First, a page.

By: Garrett Collins
Starring: Caleb Landry Jones, Sarah Gadon, Joe Pingue and Malcolm McDowell
A man named Cronenberg has made a film about the science behind human depravity. And his first name is not David. Instead, 33-year-old Brandon Cronenberg has followed his father’s lead by stepping into Hollywood as the writer and director of a dystopian nightmare film called Antiviral. Remember peoples’ obsession with Arnold Schwarzenegger’s muscles in the 80s? Or Jennifer Aniston’s hair in the 90s? How about today’s obsession with Kim Kardashian’s derriere? With Antiviral, the younger Cronenberg basically paints a white and red 112 minute microcosm about where this type of celebrity obsession could lead. Part science fiction, part horror, and part satire, Antiviral is no doubt going to be compared to the elder Cronenberg’s early work. Yet Brandon may have out Cronenberg-ed his father, as he laces puncturing needles (there are a lot of them), coughed up blood, and conspiracy ladened intrigue into seperate portions of his film, making it easy for anyone to get sucked into its story. However the wheels sort of start to fall off Antiviral around halfway in, as Cronenberg‘s script starts to feel a tad too self-absorbed.
The film’s premise is a good one. If a bit demented. Fans’ desperations to get as close to their celebrity heroes as they can has led to the formation of the Lucas Clinic, which harvests the blood of sick celebrities. People can literally have celebrities be a part of their lives by having their diseases, everything from colds to STDs, injected in their bodies. Syd March (Jones) is an employee of Lucas Clinic who has turned the business of harvesting celebrity viruses into his own gain. He copies and trades the viruses by injecting them into his own body and selling them on the black market to butcher Arvid (Pingue). After Syd decides to inject himself with the virus of beautiful tabloid mainstay Hannah Geist (Gadon), he experiences a hallucination filled night and wakes to find out she has died from the virus that he injected into himself. The rest of the film details March’s attempts to find out what he has in his body and how to cure it. Cronenberg and his cinematographer Karim Hussain have designed the sets to be simple yet atmospheric. Almost each frame is caked in a Kubrickian white, no doubt to punctuate the dark red blood that permeates a lot of the screen.
Antiviral’s first 30 minutes are outstanding, as Cronenberg sets the stage of who we are going to be taking this crazy ride with and injects our hero with the virus in question. He also throws in a wierder than weird subplot involving ‘cell steaks;‘ steaks injected with the cloned cells of celebrities. Who wouldn’t want to have a well done Stallone Steak? However, as perverse and creative that this portion is, it can’t hide the film’s faults. One of Antiviral’s problems is that it is technically masterful but narratively lacking. Cronenberg uses the white atmosphere for lots of coughed up blood. At first this was effective, but Cronenberg’s unwillingness to let up, turning the same trick over and over, became disconcerting to the point that I became desensitized to each subsequent time it happens. Also, after that tremendous first 30 minutes is up, Cronenberg loses control of his narrative, and the film’s morose atmosphere starts to work against it.However, this is not the fault of Antiviral’s cast. Gadon (who coincidently starred in the elder Cronenberg’s film from last year called Cosmopolis) radiates beauty off the screen to the point that it is easy to see her as tabloid fodder. Jones, who first came to my attention as Banshee in X-Men: First Class, has a chance to shine here. And quite honestly does very well. His androgynous look definitely lends itself to an off-color protagonist. Yet his suffering and desperation, which Cronenberg illustrates with hay fevers and, yes, vomiting blood, magnetises us to him, despite his less than honest side business. McDowell shows up ever too briefly, but his moments don’t go to waste, and these scenes move the film in the direction it eventually ends up.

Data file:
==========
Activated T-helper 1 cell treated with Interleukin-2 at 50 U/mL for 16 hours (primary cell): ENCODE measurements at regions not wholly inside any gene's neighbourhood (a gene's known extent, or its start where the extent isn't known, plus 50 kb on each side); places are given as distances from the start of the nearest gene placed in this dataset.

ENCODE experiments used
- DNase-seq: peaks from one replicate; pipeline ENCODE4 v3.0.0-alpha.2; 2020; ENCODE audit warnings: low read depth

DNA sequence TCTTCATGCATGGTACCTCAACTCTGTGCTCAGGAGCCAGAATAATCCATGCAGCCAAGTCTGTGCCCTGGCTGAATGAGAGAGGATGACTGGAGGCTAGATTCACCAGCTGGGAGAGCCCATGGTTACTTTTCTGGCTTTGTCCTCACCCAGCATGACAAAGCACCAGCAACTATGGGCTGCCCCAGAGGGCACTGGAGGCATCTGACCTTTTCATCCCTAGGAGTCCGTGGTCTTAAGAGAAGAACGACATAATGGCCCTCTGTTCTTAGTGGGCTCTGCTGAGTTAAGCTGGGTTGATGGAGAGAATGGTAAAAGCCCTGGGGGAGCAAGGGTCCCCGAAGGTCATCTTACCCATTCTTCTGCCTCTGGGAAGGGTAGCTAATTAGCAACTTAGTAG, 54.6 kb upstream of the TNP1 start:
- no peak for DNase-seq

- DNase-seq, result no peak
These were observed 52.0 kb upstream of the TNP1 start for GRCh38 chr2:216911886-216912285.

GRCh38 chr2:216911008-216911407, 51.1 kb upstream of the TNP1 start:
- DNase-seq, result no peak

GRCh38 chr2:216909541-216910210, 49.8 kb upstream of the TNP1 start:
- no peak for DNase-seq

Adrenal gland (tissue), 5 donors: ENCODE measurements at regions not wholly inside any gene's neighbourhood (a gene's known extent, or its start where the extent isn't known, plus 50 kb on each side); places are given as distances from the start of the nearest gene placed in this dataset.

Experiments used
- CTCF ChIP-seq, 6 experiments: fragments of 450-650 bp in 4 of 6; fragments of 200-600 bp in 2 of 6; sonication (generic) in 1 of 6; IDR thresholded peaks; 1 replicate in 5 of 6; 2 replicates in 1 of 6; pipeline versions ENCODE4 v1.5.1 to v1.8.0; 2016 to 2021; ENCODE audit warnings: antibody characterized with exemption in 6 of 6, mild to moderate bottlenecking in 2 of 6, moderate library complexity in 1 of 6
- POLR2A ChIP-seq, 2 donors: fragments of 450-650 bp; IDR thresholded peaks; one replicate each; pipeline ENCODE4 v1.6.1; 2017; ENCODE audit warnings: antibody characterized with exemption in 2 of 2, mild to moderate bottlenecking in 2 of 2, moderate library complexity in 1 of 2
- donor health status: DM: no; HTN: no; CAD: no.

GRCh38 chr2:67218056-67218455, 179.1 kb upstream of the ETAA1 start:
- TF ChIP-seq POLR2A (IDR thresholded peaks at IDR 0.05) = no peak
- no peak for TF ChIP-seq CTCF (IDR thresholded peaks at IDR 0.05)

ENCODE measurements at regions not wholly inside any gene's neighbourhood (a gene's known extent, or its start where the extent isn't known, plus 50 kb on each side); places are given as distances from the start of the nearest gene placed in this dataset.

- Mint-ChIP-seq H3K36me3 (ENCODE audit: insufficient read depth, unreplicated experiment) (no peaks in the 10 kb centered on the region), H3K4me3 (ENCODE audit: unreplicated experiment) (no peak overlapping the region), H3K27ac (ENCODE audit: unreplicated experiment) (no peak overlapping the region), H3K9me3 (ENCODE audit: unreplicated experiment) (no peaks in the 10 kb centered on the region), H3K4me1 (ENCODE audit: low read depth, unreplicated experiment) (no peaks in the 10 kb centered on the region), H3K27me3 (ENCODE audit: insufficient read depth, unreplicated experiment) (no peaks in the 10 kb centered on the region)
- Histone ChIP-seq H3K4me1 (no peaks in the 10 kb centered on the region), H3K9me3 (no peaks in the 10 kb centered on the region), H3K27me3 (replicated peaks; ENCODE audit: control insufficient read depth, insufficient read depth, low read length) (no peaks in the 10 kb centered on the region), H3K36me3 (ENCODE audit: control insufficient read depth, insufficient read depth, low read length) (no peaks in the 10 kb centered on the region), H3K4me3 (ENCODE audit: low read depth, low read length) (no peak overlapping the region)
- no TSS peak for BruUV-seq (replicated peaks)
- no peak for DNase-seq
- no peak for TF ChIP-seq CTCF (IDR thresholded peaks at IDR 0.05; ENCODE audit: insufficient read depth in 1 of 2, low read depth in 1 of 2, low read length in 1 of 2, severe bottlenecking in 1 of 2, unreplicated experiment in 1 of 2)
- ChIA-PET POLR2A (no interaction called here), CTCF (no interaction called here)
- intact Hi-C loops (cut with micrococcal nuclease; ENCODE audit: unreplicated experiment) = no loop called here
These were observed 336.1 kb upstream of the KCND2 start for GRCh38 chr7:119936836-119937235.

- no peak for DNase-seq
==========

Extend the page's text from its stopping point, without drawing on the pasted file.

If Antiviral does anything, it puts a stamp on Cronenberg’s arrival envelope to Hollywood. His atmospheric touch and National Enquirer sized warning to us about the dangers of worshipping celebrities jumps off the screen in a blood curdling fury. His tendency to not stop bashing us over the head with his film’s metaphoric situations (at one point, McDowell utters the phrase ’celebrities aren’t people, they are a group hallucination’) makes its good points almost hidden within Antiviral’s cinematic confines. Yet, between Jones’ great performance, EC Woodley’s fantastic mood creating synthesiser score, and some warranted questions about how far people are willing to go if given the chance, Antiviral does its job in unsettling an audience that has had to endure two horrible films about human centipedes. One only wonders how great Antiviral would have been had it answered the questions that it raises.
3 out of 5